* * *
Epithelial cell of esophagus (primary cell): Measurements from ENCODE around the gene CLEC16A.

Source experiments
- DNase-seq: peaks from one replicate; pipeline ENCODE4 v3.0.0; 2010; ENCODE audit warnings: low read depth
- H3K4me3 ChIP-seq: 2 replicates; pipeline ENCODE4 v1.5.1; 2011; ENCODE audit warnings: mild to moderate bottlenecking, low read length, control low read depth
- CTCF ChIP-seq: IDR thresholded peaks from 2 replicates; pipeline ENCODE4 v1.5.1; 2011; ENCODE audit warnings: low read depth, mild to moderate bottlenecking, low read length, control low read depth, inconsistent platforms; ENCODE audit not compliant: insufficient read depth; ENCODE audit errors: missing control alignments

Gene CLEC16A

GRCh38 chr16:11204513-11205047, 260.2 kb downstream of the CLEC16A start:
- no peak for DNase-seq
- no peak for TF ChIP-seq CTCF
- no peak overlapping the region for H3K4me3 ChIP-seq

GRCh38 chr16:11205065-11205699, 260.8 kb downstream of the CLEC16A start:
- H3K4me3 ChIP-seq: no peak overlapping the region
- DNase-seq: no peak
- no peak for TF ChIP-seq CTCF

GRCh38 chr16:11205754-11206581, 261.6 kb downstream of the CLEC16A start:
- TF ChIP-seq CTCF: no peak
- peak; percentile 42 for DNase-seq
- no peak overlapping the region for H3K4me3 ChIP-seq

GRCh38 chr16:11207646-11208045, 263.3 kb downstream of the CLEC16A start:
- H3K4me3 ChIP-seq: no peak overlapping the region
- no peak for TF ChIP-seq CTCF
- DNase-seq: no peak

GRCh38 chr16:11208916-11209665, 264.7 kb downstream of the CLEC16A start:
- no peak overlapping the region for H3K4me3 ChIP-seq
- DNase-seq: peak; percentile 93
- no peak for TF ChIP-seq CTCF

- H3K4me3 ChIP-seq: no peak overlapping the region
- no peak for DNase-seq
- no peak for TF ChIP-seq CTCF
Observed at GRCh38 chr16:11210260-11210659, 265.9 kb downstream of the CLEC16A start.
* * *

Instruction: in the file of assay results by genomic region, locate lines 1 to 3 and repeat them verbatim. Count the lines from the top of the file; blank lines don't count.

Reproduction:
Epithelial cell of esophagus (primary cell): Measurements from ENCODE around the gene CLEC16A.

Source experiments
- DNase-seq: peaks from one replicate; pipeline ENCODE4 v3.0.0; 2010; ENCODE audit warnings: low read depth